Thousands of Americans across the country are packing up their cars to get away as the summer travel season has begun.
Some of the best memories are made while on a road trip. Stories of this trip will be told for years to come, and no one wants to have that nightmare told about their flat tire or squeaky brakes.
It is always a good idea to know what insurance coverage you have on your vehicle before you take off on your adventure. Even if you know a little bit, it’s best to know where you’re covered just in case something goes awry.
Below is a checklist to complete before you put your car in reverse to back out of the driveway and head out of town.
Before you hit the road, make sure your preparation includes getting your car ready for warmer temperatures. Some simple steps can help you save time, money, and headaches during your trip:
•Consider a pre-trip inspection by a qualified technician; repairs can be more costly on the road.
•Check the air conditioning — You may want to have a professional inspect the entire system.
•A service professional should inspect the radiator, pressure cap, belts and hoses.
•Check the cooling system, and if necessary, get it serviced.
•Check the air pressure in all tires, including the spare, to make sure they are properly inflated.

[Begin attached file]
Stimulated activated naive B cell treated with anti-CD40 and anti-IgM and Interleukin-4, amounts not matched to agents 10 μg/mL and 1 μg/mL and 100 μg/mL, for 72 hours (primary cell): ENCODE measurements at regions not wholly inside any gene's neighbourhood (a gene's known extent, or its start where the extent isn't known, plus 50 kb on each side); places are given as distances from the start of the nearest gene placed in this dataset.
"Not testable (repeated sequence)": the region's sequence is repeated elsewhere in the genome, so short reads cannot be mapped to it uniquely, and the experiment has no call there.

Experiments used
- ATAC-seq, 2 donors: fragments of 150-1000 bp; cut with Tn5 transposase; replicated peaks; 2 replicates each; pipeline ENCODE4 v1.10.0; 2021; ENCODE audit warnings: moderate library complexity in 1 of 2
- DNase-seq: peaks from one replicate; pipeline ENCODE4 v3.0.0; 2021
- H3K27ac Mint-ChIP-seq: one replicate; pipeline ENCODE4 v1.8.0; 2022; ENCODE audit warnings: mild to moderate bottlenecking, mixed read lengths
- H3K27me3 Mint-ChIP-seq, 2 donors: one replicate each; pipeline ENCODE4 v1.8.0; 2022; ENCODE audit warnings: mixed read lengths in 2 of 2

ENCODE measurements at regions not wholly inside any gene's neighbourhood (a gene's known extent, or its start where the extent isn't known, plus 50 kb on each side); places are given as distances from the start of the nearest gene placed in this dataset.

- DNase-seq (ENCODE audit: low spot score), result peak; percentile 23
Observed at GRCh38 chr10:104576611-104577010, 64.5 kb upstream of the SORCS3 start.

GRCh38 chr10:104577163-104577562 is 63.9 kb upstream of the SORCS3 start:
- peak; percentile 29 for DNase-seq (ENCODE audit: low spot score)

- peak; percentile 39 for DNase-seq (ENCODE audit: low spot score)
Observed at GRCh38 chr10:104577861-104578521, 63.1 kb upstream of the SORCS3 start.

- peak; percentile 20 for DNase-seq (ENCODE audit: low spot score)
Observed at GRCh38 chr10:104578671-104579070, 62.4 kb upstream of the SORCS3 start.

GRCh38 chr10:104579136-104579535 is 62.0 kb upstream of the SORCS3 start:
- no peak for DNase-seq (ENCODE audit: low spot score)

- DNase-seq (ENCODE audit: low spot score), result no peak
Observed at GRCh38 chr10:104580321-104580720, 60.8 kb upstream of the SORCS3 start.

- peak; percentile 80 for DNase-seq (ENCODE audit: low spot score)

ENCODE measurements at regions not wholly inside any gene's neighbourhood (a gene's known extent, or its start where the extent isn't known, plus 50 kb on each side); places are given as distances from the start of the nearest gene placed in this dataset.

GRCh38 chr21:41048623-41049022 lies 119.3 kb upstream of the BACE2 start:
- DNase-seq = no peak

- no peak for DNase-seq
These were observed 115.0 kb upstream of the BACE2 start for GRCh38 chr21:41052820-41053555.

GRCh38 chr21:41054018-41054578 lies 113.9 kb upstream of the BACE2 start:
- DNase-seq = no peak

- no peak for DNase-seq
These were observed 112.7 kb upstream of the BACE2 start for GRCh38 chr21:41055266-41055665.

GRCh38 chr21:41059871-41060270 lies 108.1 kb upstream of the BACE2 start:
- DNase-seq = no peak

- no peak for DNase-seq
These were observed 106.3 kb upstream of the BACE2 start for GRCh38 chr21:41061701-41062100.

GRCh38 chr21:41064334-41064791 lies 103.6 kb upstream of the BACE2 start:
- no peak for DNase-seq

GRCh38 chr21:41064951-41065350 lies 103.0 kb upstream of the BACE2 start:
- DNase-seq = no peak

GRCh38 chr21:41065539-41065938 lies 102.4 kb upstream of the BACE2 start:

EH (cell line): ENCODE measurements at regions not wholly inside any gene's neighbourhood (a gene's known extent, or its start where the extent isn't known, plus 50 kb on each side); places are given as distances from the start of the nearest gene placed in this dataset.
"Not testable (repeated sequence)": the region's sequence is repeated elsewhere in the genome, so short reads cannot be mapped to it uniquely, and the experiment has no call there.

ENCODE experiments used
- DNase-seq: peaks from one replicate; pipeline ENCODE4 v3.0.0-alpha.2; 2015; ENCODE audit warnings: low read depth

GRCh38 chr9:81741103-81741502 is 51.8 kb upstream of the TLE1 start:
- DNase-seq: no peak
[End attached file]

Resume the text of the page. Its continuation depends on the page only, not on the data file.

•Replace ragged wiper blades.
•Inspect batteries and battery cables for corrosion, cracks and dirt.
•Have a licensed brake adjuster inspect your brake pads and linings for wear.
•Change the oil and filter according to manufacturer’s service interval specifications.
•Test your car’s interior and exterior lights.
Roadside emergency kit
Even if you’ve diligently followed all of the suggested tips for summer car maintenance, it never hurts to have a “just in case” kit in your trunk. In the event you should need it, you’ll be thankful you have it.
Your emergency kit should include:
•Screwdrivers and wrenches;
•A jack and tire iron;
•A can of Fix-a-Flat for temporarily sealing and inflating a flat tire;
•Water for both the radiator and yourself;
•Blanket and towel; and
•Emergency flares and reflectors.
Remember, never leave on a road trip with your car’s “check engine light” or “malfunction indicator light” lit up. If the light is on, have a qualified technician take a look under the hood.
If you take these precautions, you and your vehicle might be happier on the roads this summer.
EMILY WANG HAWKINS is a State Farm agent in Madison Park. To suggest future topics or more information, visit www.myagentemily.com, or call (206) 588-0416. To comment on this column, write to MPTimes@nwlink.com.